It's everywhere--not the virus, but the feverish frenzy all about Coronavirus.
I was struck the other day with just a scroll through my Facebook feed how just about every other post was about it. True, I follow a lot of new sources, but there were also the posts by friends sharing reports, but it even popped up on in other ways. Rick Steves, TV travel show host, was addressing travel fears he has heard. (He's still planning an April trip to Istanbul at this time.) Memes are popping up left and right, as are news reports that sales on Corona beer are down. (It's completely not related to Coronavirus, people.) Economic concerns and drops are happening due to the trying to contain goods and services from going from one place to another. Historic passages about the Spanish influenza of 1918 are surfacing. Yes, it's all enough to get everyone stirred up, frenzied, and alarmist.
While the reality of it is all out there and it needs to be monitored. It makes sense that people are concerned for their loved ones. But the misinformation is swirling too. All of which kids are hearing too, because more contagious than the Coronavirus is the fear factor surrounding it.
Here are some excellent pieces I have seen online--aside from the biggest: the incredible importance of handwashing:
- "Talking to Kids About the Coronavirus Kids Worry More When They're Kept in the Dark"(From Child Mind Institute)
- "Talking to Teens and Tweens About Coronavirus" (From the New York Times, March 2, 2020)
- "How Teachers Are Talking to Students About the Coronavirus" (From Education Week, March 3, 2020)
- NPR article entitled "Just For Kids: A Comic Exploring The New Coronavirus."It's all a hand-drawn comic directly for kids, attempting to neutralize their emotions on the facts. There's even a link to the entire graphic and directions on how to fold it into a little book with its eight informative panels. Included in the NPR comic are details about hand washing, including getting all the "nooks and crannies," and keeping your hands away from your face as much as possible to keep germs from entering in your eyes, nose, or mouth.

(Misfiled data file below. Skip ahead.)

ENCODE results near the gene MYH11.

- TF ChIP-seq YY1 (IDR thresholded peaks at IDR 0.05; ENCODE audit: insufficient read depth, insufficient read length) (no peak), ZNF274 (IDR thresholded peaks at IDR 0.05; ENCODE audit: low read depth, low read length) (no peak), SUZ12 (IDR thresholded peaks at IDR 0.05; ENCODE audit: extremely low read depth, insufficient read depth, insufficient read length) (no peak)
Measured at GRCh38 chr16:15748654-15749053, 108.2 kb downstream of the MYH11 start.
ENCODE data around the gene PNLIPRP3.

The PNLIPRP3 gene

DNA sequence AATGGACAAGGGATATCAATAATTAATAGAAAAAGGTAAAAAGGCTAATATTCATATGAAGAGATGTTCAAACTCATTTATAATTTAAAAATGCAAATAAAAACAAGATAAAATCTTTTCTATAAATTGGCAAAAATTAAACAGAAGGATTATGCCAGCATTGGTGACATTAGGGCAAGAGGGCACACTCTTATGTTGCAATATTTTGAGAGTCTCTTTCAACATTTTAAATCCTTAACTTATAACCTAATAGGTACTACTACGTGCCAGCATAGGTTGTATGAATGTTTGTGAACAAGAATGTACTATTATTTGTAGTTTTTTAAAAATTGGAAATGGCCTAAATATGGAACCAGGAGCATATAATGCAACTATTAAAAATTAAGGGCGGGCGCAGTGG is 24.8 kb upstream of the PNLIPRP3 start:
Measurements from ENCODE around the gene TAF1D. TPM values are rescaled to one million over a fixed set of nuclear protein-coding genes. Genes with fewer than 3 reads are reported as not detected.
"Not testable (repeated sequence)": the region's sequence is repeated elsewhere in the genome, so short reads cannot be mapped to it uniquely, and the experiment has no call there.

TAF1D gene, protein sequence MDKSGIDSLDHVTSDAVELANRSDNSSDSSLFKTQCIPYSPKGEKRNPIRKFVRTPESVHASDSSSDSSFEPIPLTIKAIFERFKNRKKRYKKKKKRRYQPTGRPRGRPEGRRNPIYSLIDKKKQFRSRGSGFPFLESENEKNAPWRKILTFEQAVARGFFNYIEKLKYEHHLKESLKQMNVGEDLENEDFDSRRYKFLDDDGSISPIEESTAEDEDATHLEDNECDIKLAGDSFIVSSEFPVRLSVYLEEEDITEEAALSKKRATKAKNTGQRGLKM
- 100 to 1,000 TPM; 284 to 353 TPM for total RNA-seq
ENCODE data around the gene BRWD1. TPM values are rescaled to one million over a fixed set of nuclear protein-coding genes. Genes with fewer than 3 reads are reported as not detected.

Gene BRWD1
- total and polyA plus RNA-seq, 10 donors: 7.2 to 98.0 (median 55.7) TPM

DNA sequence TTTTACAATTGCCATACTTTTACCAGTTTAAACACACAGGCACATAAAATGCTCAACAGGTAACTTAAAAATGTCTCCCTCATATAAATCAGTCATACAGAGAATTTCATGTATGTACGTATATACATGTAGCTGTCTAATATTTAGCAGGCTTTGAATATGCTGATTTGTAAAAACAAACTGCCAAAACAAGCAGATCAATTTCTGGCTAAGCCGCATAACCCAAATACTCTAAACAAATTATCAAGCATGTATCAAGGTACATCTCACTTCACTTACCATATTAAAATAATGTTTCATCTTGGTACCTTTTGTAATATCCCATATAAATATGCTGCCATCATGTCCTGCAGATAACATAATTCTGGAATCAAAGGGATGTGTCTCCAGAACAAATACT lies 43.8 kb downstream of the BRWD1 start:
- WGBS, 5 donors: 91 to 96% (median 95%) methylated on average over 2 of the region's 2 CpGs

- When in doubt, the World Health Organization has amazing resources on hand washing and protecting yourself--the visual are more kid-friendly than their videos, which I'd reserve for parents. There are also 2 posters on their website that you can download on how to deal with the stress of it all--for both parents AND kids.
- Even a 2018 Buzzfeed hand washing article has resurfaced--and it has great graphics, which I'm posting below. By focusing more on keeping all germs at bay (it is still cold and flu season), and less on the hype and hysteria, we'll all be healthier along the way.
Graphics from https://www.npr.org/sections/goatsandsoda/2020/02/28/809580453/just-for-kids-a-comic-exploring-the-new-coronavirus and https://www.buzzfeed.com/terripous/how-to-wash-hands-properly-according-to-science?fbclid=IwAR01g1d5m73G5zkiOB_3HfCiyNTUhF70Khr6nlMW1XaQoUwK0gDYZFp7Cb8
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